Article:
Process development and deployment for the direct reforming of crude oil to hydrogen and carbon materials

Problem statement

Hydrogen is a clean energy source and carrier because of its non−polluting combustion, making it an excellent alternative to the current fossil fuel-dominated energy scenario. Nonetheless, there are several critical challenges to implementing a broad sustainable use of hydrogen. In this project, we develop a laboratory−scale setup with stable operation and high hydrogen production.

We aim at assessing (i) different hydrocarbon feedstock (from n-heptane to crude oil) fed to the reactor with water as emulsions, carried by steam or vaporized; (ii) steam reforming (SR) and auto thermal reforming (ATR); and (iii) stable and energy efficient catalysts for the efficient production of hydrogen inside packed, fluidized, and multifunctional reactors. These, coupled with carbon capture technologies, minimize the carbon footprint of the overall process.

We support our research with simulations and techno−economic analysis to assess the approach's feasibility. C2H can use the current refinery infrastructure to reduce costs and the impact of market volatility on refinery operations.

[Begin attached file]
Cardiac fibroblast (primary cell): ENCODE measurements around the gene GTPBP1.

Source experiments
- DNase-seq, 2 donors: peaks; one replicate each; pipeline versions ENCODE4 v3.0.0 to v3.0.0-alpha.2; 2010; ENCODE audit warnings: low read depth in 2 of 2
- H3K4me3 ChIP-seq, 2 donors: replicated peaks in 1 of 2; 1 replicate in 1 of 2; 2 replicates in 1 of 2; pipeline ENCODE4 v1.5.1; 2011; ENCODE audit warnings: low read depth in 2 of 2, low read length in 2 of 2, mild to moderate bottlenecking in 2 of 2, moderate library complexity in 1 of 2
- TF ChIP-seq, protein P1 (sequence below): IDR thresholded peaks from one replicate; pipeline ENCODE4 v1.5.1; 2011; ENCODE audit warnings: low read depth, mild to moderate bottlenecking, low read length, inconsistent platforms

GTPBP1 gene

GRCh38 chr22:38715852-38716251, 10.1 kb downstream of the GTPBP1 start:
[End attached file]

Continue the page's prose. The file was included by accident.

• Develop and scale up advanced catalysts and reactors for converting crude to hydrogen
  • Model process simulations to analyze the viability of the process 
  • Scaling the technical catalysts for their demanding application: endothermic process, poisoning, massive coke deposition, and fluidized-bed reactors
  • Analyze different process conditions to optimize hydrogen production and stability in the process

Related People

Related Publications

Catalytic conversion of crude oil to hydrogen by a one-step process via steam reforming

by Albuali, Morlanes, Rendón-Patiño, Castaño, Gascon
Int. J. Hydrog. Energy Year: 2024 DOI: https://doi.org/10.1016/j.ijhydene.2024.03.121


This work presents a multi-functional NiCoCe-based catalyst for crude oil steam reforming for hydrogen production. Arab Light (AL) and Arab Extra Light (AXL) were centrifuged to reduce the asphaltenes and sequentially steam reformed in a fixed bed reactor. Results showed that the NiCoCe catalyst was stable and highly selective under reaction conditions and in cyclic operation. The physicochemical properties of the catalyst were determined via inductively coupled plasma–optical emission spectrometry, X-ray diffraction, transmission electron microscopy, and scanning electron microscopy. The high dispersion of the NiCo alloy on a Mg–Al support was crucial for ensuring the hydrocarbon reforming in the presence of heteroatomic species.